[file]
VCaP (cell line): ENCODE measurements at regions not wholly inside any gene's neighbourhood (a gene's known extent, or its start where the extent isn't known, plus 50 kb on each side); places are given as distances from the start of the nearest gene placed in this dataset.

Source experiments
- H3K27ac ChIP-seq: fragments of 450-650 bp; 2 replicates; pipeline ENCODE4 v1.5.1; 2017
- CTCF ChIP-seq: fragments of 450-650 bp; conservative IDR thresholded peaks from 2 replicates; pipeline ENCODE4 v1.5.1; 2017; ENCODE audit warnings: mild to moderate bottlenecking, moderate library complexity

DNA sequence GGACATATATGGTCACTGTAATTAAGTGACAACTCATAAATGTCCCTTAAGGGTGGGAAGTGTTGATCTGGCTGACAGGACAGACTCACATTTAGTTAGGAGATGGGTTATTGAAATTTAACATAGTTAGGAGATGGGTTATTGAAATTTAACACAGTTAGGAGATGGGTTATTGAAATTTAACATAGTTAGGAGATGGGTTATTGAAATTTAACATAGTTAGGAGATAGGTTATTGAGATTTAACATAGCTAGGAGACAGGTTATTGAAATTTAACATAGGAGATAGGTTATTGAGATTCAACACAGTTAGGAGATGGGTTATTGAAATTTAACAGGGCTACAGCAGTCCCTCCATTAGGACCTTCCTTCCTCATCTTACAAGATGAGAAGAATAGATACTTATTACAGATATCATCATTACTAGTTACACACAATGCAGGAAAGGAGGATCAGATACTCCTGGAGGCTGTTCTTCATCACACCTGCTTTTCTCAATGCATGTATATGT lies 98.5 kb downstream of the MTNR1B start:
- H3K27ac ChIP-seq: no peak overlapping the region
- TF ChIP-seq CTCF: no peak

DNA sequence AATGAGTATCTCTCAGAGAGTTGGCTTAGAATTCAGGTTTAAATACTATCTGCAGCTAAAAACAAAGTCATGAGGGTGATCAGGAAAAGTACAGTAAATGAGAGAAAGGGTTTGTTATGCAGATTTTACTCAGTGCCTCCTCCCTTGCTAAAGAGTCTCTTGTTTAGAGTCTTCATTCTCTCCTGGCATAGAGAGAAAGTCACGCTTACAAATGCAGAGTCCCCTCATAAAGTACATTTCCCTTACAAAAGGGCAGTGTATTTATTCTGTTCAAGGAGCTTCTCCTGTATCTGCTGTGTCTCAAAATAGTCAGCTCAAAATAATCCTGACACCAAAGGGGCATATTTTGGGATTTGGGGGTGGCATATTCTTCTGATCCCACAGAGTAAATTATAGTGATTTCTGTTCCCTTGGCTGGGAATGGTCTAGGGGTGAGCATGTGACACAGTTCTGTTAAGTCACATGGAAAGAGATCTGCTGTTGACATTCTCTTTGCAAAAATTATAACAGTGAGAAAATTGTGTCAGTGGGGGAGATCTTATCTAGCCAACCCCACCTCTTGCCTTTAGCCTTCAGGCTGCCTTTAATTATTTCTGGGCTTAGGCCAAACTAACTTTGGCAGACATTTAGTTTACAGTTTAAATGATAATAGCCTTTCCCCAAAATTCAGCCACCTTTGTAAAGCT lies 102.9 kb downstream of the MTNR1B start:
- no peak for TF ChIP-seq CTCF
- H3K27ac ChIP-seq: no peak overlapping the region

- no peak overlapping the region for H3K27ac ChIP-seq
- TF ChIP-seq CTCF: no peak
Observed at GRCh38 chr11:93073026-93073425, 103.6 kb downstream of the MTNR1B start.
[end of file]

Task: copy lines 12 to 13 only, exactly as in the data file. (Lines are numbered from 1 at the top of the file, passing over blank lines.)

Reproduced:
- TF ChIP-seq CTCF: no peak
Observed at GRCh38 chr11:93073026-93073425, 103.6 kb downstream of the MTNR1B start.